"A brilliant and eloquent indictment of our current administration's disrespect for basic human rights. Ratner breaks down what Guantánamo is, why it matters, and the ramifications for national and international law. This book should be required reading for those concerned with truth, justice, and maintaining our humanity."--Rachel Neumann, Rights and Liberties Editor, Alternet.org
"Michael Ratner is America's most important civil libertarian. If this book doesn't frighten the public into action, nothing will."--John R. MacArthur, publisher of Harper’s and author of Second Front: Censorship and Propaganda in the 1991 Gulf War
"Tis the season...for political nonfiction" Ruminator Review, October 2004-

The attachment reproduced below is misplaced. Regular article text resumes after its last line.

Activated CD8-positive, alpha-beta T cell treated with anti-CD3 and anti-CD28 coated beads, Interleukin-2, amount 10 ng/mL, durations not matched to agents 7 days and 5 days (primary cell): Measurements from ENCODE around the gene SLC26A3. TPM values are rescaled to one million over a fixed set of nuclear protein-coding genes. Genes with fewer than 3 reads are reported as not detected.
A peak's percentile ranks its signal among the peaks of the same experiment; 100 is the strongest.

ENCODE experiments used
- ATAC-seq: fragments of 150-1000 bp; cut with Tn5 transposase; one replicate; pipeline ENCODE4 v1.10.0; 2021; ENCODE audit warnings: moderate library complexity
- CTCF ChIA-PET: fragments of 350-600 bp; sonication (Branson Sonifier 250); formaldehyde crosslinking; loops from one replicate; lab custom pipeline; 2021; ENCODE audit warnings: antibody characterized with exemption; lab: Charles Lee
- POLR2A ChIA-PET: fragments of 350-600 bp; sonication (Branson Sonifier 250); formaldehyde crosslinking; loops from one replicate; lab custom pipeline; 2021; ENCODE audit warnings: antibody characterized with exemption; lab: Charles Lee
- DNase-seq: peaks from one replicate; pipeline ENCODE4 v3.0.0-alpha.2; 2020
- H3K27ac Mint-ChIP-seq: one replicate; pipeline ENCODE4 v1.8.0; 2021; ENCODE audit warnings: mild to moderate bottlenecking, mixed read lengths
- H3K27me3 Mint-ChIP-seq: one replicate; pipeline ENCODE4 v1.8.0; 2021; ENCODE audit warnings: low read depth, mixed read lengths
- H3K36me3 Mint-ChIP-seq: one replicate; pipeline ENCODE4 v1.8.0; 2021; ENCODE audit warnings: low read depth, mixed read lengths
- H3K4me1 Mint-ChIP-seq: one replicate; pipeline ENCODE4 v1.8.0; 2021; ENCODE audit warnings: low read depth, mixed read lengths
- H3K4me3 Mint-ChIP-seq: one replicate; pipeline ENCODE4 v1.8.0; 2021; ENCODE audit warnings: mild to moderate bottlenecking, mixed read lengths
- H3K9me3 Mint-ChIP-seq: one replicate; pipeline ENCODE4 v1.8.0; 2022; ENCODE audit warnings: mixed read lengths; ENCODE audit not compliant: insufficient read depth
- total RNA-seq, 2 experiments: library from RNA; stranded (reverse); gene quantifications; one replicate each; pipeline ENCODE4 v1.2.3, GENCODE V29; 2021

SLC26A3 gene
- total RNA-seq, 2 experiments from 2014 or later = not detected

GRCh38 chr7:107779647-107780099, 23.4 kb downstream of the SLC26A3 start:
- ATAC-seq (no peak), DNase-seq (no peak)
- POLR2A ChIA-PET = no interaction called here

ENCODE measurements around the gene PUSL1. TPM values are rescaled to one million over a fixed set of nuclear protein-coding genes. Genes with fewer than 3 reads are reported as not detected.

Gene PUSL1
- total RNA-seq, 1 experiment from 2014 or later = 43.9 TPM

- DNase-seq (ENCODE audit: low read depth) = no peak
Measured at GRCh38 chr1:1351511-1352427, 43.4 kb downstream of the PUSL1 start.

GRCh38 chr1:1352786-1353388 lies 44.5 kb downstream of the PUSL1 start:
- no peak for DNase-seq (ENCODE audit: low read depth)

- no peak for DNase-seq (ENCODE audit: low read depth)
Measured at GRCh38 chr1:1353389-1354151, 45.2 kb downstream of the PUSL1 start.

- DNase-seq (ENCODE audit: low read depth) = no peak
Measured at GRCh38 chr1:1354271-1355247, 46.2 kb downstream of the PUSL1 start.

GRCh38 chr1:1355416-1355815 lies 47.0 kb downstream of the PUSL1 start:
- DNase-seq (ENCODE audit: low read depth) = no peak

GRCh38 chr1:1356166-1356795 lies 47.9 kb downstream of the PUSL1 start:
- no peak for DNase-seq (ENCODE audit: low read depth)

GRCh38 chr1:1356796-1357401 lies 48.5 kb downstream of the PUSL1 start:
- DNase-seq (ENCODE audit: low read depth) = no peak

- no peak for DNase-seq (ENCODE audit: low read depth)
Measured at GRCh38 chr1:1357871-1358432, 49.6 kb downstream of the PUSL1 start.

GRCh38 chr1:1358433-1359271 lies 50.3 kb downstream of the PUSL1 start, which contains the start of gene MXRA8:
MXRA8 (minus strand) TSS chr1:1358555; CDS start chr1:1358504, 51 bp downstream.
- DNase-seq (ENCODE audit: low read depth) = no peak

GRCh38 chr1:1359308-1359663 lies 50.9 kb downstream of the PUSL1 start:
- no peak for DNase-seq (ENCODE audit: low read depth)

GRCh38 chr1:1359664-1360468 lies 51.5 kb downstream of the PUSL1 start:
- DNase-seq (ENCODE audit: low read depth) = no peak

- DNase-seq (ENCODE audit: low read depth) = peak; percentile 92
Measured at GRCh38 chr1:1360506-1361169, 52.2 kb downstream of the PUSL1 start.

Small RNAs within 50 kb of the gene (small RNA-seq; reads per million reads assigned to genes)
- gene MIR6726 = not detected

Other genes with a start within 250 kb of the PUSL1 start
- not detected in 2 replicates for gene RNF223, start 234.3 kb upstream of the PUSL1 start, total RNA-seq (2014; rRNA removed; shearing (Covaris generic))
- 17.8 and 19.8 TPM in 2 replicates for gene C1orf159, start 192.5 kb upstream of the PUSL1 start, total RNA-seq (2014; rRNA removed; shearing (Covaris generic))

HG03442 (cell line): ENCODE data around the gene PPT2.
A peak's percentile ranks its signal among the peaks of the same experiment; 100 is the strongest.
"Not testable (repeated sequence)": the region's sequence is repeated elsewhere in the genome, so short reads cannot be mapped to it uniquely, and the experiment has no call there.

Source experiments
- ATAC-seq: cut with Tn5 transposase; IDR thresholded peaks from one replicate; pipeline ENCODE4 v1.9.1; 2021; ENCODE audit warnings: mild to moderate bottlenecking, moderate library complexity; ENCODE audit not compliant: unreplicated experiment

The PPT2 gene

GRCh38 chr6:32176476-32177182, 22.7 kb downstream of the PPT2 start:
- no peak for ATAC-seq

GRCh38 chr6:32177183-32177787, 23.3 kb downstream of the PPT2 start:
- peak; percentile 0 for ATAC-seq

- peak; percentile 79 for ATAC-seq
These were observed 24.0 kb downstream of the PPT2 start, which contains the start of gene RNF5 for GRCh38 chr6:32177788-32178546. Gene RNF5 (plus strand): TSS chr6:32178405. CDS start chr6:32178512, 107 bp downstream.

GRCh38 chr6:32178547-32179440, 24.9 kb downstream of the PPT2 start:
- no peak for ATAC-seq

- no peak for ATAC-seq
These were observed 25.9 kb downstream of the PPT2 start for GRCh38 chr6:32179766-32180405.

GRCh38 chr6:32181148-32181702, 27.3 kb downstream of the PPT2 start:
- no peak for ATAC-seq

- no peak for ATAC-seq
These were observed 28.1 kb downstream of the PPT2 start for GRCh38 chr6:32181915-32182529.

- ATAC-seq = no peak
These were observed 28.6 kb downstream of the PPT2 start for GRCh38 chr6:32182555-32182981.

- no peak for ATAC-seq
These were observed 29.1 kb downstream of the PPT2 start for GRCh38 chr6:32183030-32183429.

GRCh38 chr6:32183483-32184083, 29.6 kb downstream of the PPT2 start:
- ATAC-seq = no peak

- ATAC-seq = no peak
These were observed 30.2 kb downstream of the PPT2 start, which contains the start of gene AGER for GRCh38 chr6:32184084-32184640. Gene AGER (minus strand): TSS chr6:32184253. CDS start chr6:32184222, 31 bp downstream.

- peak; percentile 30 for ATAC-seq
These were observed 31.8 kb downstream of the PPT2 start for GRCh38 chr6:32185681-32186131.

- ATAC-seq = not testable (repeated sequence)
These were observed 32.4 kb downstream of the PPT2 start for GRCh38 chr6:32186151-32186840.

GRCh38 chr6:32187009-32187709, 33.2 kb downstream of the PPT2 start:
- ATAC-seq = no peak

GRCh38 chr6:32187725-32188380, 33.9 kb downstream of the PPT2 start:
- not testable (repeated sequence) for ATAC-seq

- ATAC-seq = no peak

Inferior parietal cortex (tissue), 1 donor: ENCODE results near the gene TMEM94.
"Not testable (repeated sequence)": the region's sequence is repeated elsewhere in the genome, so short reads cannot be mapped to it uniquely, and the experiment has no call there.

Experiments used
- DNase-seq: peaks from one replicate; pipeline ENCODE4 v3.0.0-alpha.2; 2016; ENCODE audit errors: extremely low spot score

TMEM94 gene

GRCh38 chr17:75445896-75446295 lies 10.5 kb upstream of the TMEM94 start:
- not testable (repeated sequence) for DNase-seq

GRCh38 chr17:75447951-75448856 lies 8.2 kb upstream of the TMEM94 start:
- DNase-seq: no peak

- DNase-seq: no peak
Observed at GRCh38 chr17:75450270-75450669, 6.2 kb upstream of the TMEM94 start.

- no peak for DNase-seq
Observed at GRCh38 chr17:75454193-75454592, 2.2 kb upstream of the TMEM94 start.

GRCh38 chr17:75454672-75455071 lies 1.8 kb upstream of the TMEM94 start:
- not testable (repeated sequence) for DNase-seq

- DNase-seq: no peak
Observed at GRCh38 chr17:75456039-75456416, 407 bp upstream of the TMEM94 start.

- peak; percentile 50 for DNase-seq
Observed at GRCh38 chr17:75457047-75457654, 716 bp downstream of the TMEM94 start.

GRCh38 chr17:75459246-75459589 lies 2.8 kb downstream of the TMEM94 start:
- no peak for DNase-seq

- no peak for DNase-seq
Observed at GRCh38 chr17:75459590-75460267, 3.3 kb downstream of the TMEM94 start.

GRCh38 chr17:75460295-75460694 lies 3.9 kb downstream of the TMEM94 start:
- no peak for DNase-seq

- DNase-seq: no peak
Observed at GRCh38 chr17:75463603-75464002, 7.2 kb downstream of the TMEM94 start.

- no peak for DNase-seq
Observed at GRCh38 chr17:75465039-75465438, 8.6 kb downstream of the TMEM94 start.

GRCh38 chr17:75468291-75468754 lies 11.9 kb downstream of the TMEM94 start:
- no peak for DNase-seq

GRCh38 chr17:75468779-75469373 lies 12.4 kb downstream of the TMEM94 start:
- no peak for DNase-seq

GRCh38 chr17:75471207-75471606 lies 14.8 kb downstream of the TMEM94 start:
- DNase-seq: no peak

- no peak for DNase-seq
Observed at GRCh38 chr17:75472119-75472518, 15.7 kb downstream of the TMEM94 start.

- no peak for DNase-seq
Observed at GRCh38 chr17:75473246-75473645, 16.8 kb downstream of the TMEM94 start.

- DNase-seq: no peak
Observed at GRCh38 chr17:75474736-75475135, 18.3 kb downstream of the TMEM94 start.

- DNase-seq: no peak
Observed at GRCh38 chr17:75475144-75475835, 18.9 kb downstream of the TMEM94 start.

Guantanamo is a profoundly disturbing portrait of the history of the U.S naval station in Cuba and those detained there. Prisoners of war and even civilians, carefully recategorized as "enemy combatants," may be held there indefinitely, on no formal charges and without access to legal counsel or a hearing in court, and even allegedly tortured in hopes of producing intelligence that may improve national security. This small book consists largely of transcripts if interviews with Michael Ratner, an attorney working with the Center for Constitutional Rights on behalf of the detainees in Guantanamo (some of them held there since 2002). He gives stark information about conditions within the prison as well as the ongoing struggle to give the detainees a fair hearing in court. Much of it is drawn directly from government and court sources. If our government is going to "nuance" its commitment to the Geneva Convention and its protections for prisoners of war, we owe it to each other to make civil liberty concessions deliberately, with informed consent. If we don't bother to look squarely at Guantanamo and the detainees--and the implications for our own basic freedoms the situation entails--we have no one but ourselves to blame for the erosion of those rights. This is a book you must read.